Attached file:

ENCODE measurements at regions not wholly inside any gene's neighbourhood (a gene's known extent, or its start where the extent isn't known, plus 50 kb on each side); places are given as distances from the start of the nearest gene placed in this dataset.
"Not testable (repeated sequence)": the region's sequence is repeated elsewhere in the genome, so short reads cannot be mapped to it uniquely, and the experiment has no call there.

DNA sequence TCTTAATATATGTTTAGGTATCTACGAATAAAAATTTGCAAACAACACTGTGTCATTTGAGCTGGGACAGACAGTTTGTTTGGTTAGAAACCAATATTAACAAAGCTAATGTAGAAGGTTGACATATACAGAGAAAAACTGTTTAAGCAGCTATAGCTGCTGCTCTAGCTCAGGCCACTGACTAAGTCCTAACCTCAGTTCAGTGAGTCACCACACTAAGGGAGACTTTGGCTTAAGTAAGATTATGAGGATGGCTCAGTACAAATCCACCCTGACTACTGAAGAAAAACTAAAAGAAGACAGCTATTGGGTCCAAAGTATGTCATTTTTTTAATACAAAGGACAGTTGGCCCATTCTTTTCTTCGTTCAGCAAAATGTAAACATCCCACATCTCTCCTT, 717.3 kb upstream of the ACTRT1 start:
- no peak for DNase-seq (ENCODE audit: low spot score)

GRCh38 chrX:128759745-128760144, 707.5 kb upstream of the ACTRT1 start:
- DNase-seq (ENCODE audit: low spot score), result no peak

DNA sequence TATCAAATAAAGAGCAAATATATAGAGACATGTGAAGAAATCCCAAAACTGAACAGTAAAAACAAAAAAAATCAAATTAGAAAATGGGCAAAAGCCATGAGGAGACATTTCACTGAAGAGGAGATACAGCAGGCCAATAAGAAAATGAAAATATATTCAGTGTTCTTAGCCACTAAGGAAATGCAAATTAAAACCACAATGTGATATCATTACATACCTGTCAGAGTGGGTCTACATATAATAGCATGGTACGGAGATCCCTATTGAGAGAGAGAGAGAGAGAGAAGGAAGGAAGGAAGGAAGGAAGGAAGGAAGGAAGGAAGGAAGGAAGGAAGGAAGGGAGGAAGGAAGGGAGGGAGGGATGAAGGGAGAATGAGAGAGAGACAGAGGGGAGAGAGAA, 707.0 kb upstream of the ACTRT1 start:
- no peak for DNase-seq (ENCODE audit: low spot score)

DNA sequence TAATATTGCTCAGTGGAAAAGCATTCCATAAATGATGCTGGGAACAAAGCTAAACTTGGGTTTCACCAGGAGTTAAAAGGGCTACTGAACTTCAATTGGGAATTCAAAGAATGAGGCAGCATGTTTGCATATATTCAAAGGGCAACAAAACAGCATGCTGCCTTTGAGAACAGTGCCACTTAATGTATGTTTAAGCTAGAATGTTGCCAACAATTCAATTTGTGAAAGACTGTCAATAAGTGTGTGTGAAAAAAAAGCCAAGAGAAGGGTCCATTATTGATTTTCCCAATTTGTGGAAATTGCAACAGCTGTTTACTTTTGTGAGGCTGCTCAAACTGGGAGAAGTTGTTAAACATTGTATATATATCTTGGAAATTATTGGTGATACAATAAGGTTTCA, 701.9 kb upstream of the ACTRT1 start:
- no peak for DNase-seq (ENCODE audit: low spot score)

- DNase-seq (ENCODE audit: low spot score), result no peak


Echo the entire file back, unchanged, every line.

ENCODE measurements at regions not wholly inside any gene's neighbourhood (a gene's known extent, or its start where the extent isn't known, plus 50 kb on each side); places are given as distances from the start of the nearest gene placed in this dataset.
"Not testable (repeated sequence)": the region's sequence is repeated elsewhere in the genome, so short reads cannot be mapped to it uniquely, and the experiment has no call there.

DNA sequence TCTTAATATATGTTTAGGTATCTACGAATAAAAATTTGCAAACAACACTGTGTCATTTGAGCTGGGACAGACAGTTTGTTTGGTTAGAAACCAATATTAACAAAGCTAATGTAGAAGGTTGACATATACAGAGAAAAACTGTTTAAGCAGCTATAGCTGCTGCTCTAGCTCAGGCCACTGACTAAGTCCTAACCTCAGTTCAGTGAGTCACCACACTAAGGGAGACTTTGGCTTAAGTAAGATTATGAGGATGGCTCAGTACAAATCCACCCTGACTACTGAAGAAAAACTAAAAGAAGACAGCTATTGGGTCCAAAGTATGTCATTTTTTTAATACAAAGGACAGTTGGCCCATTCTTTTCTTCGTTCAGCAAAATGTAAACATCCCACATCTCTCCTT, 717.3 kb upstream of the ACTRT1 start:
- no peak for DNase-seq (ENCODE audit: low spot score)

GRCh38 chrX:128759745-128760144, 707.5 kb upstream of the ACTRT1 start:
- DNase-seq (ENCODE audit: low spot score), result no peak

DNA sequence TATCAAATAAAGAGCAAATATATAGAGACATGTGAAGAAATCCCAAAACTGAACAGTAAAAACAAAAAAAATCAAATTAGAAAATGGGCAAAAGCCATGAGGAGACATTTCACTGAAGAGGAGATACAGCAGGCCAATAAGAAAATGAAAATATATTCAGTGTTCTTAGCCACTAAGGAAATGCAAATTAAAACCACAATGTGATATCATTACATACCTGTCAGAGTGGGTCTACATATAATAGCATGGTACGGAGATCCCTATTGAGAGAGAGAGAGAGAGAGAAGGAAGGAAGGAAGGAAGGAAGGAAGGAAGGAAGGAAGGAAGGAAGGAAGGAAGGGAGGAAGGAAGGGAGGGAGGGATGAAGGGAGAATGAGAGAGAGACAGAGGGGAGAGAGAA, 707.0 kb upstream of the ACTRT1 start:
- no peak for DNase-seq (ENCODE audit: low spot score)

DNA sequence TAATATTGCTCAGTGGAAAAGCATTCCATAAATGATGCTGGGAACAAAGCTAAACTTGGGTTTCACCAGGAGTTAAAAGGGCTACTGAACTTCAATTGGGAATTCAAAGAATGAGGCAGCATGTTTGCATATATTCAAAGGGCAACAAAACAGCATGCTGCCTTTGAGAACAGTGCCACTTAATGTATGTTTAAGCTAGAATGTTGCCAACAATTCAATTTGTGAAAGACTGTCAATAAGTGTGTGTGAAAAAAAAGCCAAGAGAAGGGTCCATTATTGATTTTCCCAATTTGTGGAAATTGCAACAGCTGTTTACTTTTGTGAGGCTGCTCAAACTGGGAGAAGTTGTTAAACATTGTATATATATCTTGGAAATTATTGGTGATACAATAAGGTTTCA, 701.9 kb upstream of the ACTRT1 start:
- no peak for DNase-seq (ENCODE audit: low spot score)

- DNase-seq (ENCODE audit: low spot score), result no peak